These essential maneuvers come with significant hazards that demand a keen awareness of potential risks.

Confined-area landings play a crucial role in helicopter operations. But these maneuvers, while essential, come with significant hazards that demand careful preparation and a keen awareness of potential risks. It’s important to follow best practices for conducting confined-area landings, as they address specific hazards and offer insights to enhance safety.

When conducting your high and low recon, evaluate the following:

Power management: Before attempting a confined-area landing, evaluate your power capacity for hovering both in and out of the ground effect. This is a fundamental consideration to ensure a controlled and safe descent and landing.

Obstacle assessment: As you descend into the confined area, assess potential obstacles such as buildings, trees, and terrain that could affect the aircraft’s performance. Vigilance here is crucial for a safe landing.

Rotor clearance: Ensure that the chosen landing site provides sufficient rotor clearance. A miscalculation of this aspect could have disastrous consequences.

Slope considerations: Evaluate the slope of the site, considering factors for landing and subsequent shutdown. A slope that’s too steep could pose challenges during these critical phases of operation.

Passenger safety: Establish a safe path for passengers to approach or depart the aircraft. This is paramount for their safety and should be an integral part of your planning.

Surface conditions: Analyze the surface conditions, considering the potential for FOD, brownout, or whiteout. Awareness of these conditions is pivotal.

Approach and departure paths: Determine the optimal approach and departure paths, ensuring they allow for a go-around if needed. This flexibility is key in adapting to changing circumstances.

Commitment point: Identify the point in your approach when you become committed to landing. Understanding this point is crucial for making informed decisions during the landing process.

Emergency protocols: Have a clear plan for emergencies. Knowing what to do in case of an unexpected situation can make the difference between a controlled response and chaos.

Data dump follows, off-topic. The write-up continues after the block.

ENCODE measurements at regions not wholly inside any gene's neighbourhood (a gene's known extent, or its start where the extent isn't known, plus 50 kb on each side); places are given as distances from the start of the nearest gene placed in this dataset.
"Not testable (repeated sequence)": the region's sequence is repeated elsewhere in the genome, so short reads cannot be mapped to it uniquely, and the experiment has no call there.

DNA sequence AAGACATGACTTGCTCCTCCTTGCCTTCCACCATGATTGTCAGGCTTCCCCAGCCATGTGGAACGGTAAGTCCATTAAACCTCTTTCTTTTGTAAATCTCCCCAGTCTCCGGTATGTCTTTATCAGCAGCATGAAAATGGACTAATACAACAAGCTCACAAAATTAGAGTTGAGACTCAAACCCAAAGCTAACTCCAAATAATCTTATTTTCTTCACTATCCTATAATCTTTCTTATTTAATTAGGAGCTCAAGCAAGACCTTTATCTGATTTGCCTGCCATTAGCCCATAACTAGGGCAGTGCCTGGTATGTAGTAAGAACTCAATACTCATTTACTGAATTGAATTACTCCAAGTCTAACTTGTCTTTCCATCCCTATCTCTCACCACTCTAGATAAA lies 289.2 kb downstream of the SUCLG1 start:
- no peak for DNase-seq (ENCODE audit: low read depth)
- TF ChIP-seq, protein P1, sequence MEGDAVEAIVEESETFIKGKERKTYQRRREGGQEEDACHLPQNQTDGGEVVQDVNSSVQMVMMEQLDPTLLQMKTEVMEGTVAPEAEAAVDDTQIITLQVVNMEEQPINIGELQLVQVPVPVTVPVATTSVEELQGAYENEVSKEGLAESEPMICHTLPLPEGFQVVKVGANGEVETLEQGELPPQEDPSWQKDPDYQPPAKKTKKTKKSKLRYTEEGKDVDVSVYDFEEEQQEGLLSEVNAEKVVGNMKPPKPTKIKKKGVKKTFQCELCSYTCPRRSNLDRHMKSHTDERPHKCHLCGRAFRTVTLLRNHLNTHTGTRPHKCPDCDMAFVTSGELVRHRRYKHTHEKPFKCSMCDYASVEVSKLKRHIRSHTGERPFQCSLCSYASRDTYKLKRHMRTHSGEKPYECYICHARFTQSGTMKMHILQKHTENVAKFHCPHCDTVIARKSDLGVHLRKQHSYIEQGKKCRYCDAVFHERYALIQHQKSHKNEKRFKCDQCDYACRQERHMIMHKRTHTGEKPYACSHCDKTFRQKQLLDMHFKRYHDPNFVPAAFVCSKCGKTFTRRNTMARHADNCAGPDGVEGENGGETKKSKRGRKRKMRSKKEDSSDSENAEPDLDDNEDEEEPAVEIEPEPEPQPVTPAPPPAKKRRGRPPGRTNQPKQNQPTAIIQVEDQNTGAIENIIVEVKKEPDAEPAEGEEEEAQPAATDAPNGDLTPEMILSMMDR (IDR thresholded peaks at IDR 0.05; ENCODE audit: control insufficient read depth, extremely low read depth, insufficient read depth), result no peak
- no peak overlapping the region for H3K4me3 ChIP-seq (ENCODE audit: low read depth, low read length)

Approach steepness: Consider the steepness of your approach based on current conditions. Adjustments may be necessary to ensure a safe and controlled descent.

Recognize that each landing site is unique and not all factors may be universally applicable. Prepare a mental checklist that can be adapted for each landing scenario, and perform a thorough assessment during both high and low reconnaissance—don’t skip either step.

In the fast-paced world of aviation, time is indeed money. However, the cost of overlooking potential hazards can be far greater. Take the time needed to properly assess your landing zone. Have you spotted power lines, light poles, or fences? Could your rotorwash pose a risk to nearby property?

Confined-area operations may be routine, but being complacent about them can pose a silent threat. Evaluate the time-critical nature of your operation and consider taking an extra minute for an additional high or low reconnaissance to ensure a safe landing.

Mastering confined-area landings requires a meticulous approach, continuous awareness, and a commitment to safety. As pilots, we bear the responsibility of not only reaching our destinations but ensuring the safety of everyone on board and on the ground.

Take that extra minute, conduct that additional reconnaissance, and make each confined-area landing a testament to your skill, preparedness, and dedication to safety. It might just save a life—perhaps even your own.

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Matthew Goertz

Matthew Goertz

Matthew Goertz, the director of operations of Trans Aero Helicopters in Loveland, Colorado, has been operating helicopters for more than 20 years. He has a wide range of experience that includes tours, offshore operations, animal capture, seismic exploration, and wildland fire support. A CFI and CFII and carded with the US Forest Service, he leads with a focus on safety, operational excellence, and strategic direction.